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Ascaris in biliary tract

Piyush Somani, Malay Sharma, Saurabh Jindal
No abstract text is available yet for this article.
November 2017: Endoscopy
Erdal Uysal, Mehmet Dokur
BACKGROUND: Helminths sometimes require surgical or endoscopic intervention. Helminths may cause acute abdomen, mechanical intestinal obstruction, gastrointestinal hemorrhage, perforation, hepatitis, pancreatitis, and appendicitis. This study aimed to determine the surgical diseases that helminths cause and to gather, analyze the case reports, case series and original articles about this topic in literature. METHODS: This study was designed as a retrospective observational study...
April 2017: Iranian Journal of Parasitology
Christoph Lübbert, Sophie Schneitler
In recent years, global and regional crises have led to extraordinary worldwide migration, accompanied by an increase in long-distance travel from Western countries. Both are linked to a rising incidence of rare parasitic and infectious diseases in first world countries, including in the biliary tract. Areas covered: A selective literature research in PubMed was performed to review the most important parasitic and infectious biliary diseases, which are caused by a wide variety of pathogens and may be latent over long periods, with chronic courses leading to cholangitis, hepatic failure or development of cholangiocarcinoma...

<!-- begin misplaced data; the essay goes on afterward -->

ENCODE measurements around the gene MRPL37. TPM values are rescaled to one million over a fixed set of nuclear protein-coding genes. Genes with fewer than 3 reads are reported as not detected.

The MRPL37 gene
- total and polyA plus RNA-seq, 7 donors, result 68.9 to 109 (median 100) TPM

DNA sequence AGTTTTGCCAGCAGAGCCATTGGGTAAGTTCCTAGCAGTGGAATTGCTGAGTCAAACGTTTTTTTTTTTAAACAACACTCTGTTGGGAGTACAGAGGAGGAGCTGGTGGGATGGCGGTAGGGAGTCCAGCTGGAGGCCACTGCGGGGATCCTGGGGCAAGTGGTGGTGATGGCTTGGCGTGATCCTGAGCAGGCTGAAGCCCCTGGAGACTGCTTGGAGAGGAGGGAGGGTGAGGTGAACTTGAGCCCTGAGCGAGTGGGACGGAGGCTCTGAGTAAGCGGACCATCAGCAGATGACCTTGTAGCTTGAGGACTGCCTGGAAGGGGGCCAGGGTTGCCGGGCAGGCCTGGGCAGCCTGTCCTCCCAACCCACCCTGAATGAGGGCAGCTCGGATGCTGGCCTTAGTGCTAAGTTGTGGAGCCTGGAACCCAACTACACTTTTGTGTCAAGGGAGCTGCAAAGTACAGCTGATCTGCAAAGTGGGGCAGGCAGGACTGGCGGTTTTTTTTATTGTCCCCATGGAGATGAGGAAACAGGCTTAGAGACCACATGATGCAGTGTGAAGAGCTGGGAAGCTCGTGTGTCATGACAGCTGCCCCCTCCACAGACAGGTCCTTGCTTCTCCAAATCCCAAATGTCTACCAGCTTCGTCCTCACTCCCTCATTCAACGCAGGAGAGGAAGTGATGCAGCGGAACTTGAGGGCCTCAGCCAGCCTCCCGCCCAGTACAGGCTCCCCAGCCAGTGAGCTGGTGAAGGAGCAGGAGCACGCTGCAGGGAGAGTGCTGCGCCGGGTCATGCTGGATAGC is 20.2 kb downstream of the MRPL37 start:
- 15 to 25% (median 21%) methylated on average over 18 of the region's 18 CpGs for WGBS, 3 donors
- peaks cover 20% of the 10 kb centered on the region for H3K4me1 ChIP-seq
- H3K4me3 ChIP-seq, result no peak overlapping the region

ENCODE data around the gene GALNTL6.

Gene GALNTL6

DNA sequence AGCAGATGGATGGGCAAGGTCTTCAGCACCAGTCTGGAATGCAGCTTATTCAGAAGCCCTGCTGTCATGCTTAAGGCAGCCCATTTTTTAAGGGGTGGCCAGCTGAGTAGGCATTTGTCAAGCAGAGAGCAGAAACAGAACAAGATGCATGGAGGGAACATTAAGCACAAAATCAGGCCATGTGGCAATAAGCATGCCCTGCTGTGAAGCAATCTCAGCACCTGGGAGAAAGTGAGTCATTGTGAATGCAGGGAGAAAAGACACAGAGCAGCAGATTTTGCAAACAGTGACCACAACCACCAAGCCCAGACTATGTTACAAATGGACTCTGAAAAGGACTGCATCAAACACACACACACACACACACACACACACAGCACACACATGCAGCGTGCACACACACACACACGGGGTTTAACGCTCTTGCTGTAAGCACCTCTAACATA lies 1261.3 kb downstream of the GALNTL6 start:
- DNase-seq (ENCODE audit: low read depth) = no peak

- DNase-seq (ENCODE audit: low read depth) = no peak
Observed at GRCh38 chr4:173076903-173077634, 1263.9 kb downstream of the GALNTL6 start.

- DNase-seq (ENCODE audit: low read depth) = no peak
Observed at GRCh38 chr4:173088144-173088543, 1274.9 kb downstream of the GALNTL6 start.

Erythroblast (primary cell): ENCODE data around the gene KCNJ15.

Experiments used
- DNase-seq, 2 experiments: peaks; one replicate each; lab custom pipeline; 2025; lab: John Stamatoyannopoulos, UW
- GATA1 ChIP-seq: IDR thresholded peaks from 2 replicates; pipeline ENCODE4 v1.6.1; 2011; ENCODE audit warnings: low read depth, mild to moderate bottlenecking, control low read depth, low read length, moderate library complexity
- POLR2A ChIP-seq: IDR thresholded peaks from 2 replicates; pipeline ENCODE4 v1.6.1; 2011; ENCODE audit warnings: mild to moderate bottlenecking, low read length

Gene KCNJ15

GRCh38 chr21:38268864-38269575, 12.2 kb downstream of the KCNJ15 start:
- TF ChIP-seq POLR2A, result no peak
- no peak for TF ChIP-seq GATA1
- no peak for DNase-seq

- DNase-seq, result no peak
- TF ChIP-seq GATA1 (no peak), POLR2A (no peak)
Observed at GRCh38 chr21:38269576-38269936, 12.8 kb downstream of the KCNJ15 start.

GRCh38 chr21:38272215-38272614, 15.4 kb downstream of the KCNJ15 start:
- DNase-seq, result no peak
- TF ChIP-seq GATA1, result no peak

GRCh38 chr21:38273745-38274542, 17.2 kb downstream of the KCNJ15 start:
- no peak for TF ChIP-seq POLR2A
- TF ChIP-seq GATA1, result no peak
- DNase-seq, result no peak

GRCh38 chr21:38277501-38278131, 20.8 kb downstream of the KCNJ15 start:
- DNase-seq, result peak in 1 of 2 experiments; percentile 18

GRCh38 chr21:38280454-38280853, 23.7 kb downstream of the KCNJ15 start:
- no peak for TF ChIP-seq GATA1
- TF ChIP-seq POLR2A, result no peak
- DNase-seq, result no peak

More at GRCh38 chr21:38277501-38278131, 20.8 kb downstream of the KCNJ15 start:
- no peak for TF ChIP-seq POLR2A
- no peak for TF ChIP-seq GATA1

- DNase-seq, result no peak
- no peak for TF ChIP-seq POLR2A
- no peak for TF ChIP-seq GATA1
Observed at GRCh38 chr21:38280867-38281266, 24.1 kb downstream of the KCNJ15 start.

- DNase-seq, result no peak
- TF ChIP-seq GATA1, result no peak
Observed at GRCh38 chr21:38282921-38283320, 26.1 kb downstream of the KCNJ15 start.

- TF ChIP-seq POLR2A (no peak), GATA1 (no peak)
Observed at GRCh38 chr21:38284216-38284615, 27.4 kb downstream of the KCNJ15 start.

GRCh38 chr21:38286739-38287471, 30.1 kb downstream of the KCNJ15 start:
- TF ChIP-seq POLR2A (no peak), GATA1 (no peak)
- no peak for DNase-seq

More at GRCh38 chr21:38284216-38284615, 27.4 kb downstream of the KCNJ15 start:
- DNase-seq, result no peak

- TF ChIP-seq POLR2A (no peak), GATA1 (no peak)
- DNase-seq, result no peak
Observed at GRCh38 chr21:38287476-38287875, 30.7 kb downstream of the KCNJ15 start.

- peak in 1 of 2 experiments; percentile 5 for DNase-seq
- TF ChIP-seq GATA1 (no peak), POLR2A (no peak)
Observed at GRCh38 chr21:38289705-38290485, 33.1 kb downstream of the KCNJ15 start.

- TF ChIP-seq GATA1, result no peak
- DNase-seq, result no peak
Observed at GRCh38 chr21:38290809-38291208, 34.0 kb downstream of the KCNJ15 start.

November 2016: Expert Review of Gastroenterology & Hepatology
Mohammad S Khuroo, Ajaz A Rather, Naira S Khuroo, Mehnaaz S Khuroo
Hepatobiliary and pancreatic ascariasis (HPA) was described as a clinical entity from Kashmir, India in 1985. HPA is caused by invasion and migration of nematode, Ascaris lumbricoides, in to the biliary tract and pancreatic duct. Patients present with biliary colic, cholangitis, cholecystitis, hepatic abscesses and acute pancreatitis. Ascarides traverse the ducts repeatedly, get trapped and die, leading to formation of hepatolithiasis. HPA is ubiquitous in endemic regions and in Kashmir, one such region, HPA is the etiological factor for 36...
September 7, 2016: World Journal of Gastroenterology: WJG
N Nahar, N Khan, S M Islam, R K Chakraborty, S Z Rima, M N Alam, A S Roy